ORLANDO | University of Central Florida alum Rikki Ocampos founded the Orlando Queer and Trans Asian Association, or OQTAA (pronounced “octa”), in April. OQTAA looks to bring together LGBTQ individuals of Asian descent in the Central Florida area. The organization is set to launch July 8.
OQTAA will focus on empowering Asian-Americans who identify has queer and trans through culture and community. “There have always been spaces for queer people and for Asians in Orlando, but none have been designed specifically for the intersection of those identities” Ocampos says.
Ocampos founded the organization in her final semester UCF. A source of inspiration in starting the organization for the recent grad was her own college experience as a queer Asian Pacific Islander.
“I came to Orlando and UCF seeking a sense of community and pride in my Filipino and Chinese heritage,” she says. “To an extent, I did find it, but I still felt homophobia in the communities even among the student population. My experience in those communities would have been more enjoyable had there been a space for LGBTQ people.”
OQTAA’s vision is to provide the community a platform in which to share and celebrate their experiences and intersections, while simultaneously finding resources and affirmation relating to the queer and trans Asian identity. One of OQTAA’s first projects will be to host a series of coffee shop talks that encourage open dialogue and discussion for the community. “This space is so important because I have always felt forced to choose between being gay and being Asian. It always seemed like I was expected to choose one identity that was ‘more important’ to me, when it was never supposed to be a battle between the two,” Ocampos says. “I know that there are other individuals who have similar experiences, and I hope that we can prevent these situations in the future because they can be alienating and damaging to how we view ourselves. These identities aren’t mutually exclusive.”
While LGBTQ representation has been on the rise, it has tended to focus on gay, cisgender white males, says Ocampos. OQTAA is looking to change the narrative.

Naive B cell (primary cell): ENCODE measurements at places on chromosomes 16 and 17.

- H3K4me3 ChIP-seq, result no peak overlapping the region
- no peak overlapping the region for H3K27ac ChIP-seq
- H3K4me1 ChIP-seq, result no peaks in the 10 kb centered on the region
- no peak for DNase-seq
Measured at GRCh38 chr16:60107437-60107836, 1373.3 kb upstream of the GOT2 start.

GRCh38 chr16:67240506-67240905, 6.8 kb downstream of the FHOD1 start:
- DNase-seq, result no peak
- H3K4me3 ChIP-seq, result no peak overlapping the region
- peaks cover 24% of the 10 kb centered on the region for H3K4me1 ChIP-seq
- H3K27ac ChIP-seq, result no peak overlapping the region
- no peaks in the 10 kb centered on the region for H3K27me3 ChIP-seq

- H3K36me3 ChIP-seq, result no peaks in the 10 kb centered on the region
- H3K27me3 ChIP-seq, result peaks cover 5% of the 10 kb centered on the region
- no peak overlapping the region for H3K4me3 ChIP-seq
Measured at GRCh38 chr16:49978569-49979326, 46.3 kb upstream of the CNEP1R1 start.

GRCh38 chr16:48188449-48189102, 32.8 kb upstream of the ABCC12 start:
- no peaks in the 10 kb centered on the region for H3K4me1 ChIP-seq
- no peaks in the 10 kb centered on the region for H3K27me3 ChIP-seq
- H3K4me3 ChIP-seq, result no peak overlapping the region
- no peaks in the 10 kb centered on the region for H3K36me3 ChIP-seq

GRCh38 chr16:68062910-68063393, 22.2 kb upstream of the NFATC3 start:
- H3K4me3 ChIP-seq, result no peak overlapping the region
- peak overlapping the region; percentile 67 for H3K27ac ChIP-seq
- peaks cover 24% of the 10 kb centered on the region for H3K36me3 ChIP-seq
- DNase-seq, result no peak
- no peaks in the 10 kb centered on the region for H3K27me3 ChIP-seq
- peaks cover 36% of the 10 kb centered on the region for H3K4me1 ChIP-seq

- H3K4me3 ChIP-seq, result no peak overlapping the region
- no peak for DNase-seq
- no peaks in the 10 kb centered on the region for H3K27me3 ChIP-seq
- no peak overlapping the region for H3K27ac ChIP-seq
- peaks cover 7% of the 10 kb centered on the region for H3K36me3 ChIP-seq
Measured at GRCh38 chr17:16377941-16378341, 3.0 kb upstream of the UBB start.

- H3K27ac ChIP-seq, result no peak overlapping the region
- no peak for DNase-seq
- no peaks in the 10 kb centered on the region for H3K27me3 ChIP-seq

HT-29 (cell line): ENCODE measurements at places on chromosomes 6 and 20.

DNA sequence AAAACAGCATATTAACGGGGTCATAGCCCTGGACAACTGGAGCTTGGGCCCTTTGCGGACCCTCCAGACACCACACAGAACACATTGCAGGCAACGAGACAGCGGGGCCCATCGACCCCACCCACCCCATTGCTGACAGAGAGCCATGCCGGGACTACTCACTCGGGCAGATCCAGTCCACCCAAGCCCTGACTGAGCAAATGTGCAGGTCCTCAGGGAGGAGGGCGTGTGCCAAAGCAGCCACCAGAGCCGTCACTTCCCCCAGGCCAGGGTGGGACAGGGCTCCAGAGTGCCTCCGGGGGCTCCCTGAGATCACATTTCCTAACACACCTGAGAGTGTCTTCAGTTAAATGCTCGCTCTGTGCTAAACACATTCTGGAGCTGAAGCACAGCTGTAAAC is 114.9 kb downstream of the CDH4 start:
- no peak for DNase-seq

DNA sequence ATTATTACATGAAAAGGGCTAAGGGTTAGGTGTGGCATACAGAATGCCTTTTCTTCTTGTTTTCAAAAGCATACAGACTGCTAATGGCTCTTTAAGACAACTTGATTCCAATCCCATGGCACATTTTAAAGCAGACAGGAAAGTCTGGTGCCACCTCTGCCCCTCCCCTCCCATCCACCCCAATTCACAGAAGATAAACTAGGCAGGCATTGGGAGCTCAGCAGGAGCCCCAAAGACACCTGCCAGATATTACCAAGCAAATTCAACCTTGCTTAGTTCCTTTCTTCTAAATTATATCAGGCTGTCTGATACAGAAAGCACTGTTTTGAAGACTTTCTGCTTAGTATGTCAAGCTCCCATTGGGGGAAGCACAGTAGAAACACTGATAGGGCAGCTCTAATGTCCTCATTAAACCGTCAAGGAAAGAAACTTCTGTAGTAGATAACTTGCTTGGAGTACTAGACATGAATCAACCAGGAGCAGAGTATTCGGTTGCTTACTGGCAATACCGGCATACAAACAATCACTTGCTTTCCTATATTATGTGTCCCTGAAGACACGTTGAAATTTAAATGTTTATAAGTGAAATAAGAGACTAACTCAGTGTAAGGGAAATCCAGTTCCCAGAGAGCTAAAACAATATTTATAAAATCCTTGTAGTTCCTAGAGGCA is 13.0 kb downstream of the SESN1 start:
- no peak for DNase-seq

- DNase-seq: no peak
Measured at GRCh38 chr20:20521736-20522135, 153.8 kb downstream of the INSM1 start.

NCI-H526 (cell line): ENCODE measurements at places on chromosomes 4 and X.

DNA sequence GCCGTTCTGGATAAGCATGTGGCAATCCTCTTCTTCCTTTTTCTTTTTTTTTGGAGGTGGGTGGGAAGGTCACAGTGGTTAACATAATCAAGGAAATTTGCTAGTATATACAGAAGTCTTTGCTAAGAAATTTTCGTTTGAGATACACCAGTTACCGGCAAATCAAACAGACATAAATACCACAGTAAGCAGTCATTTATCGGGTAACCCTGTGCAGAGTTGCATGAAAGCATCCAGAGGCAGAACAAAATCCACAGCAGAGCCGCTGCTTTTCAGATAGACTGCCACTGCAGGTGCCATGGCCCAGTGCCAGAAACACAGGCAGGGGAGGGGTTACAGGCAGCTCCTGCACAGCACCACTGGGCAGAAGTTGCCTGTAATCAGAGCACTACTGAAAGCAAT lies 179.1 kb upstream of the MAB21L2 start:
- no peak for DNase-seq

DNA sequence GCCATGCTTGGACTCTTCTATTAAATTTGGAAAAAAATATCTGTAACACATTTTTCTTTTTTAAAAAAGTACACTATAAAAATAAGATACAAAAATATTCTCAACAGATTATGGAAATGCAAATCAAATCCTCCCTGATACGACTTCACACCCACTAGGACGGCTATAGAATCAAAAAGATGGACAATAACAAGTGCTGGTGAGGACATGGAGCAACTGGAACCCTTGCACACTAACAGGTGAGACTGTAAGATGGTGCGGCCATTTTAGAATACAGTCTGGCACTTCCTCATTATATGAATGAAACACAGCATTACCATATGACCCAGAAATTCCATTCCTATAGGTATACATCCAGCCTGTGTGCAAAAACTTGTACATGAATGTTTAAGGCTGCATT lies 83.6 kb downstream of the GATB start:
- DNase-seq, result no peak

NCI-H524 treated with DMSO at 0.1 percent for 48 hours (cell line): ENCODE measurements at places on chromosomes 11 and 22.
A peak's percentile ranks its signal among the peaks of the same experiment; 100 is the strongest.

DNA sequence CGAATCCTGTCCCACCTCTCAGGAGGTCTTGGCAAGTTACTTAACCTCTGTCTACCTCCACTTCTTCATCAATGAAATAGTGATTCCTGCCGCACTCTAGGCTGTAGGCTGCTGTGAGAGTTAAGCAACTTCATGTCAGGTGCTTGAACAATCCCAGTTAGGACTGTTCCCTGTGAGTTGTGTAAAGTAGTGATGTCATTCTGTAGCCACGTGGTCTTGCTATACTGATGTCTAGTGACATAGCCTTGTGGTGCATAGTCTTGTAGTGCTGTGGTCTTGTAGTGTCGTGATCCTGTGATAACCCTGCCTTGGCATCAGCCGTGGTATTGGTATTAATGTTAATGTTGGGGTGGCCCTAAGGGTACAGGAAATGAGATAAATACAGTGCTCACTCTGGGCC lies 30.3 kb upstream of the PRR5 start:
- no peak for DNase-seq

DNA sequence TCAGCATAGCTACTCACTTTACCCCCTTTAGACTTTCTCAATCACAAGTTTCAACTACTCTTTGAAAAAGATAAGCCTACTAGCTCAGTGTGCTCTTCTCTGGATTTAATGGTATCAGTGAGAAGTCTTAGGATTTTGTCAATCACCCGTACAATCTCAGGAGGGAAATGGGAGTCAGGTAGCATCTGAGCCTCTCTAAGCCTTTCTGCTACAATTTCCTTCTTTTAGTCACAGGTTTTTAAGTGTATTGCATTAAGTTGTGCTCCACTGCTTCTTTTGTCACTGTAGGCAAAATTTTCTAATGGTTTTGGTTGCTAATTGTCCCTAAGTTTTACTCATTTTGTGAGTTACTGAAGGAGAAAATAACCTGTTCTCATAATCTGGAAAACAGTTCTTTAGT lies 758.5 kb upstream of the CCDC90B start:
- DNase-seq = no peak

“Queer Asian identities are definitely being given visibility, especially in mainstream media,” she says. “We have figures like Eugene Lee Yang of BuzzFeed, Jeanna Han who was briefly in “Scream Queens,” and George Takei. But we certainly aren’t in the forefront of the queer community. The default is still white. I’m hoping OQTAA can change that perception, particularly in the Orlando area.”
Openly bisexual UCF Freshman Lance Balagtas recently joined the OQTAA team. He is currently on an independent study track comprised of women’s studies, political science and gender, race and sex studies with aspirations to be a racial consultant in the future.
“Queer Asians are often used as fetishes or things to be considered more exotic,” says Balagtas. “I love that someone in my community is doing something about it and I’m so excited to be a part of that effort.”
OQTAA works in conjunction with the National Queer Asian Pacific Islander Alliance (NQAPIA) who seeks to build the organizational capacity of local LGBTQ AAPI groups, as well as develop leadership, promote visibility, educate the community, enhance grassroots organizing, expand collaborations and challenge homophobia and racism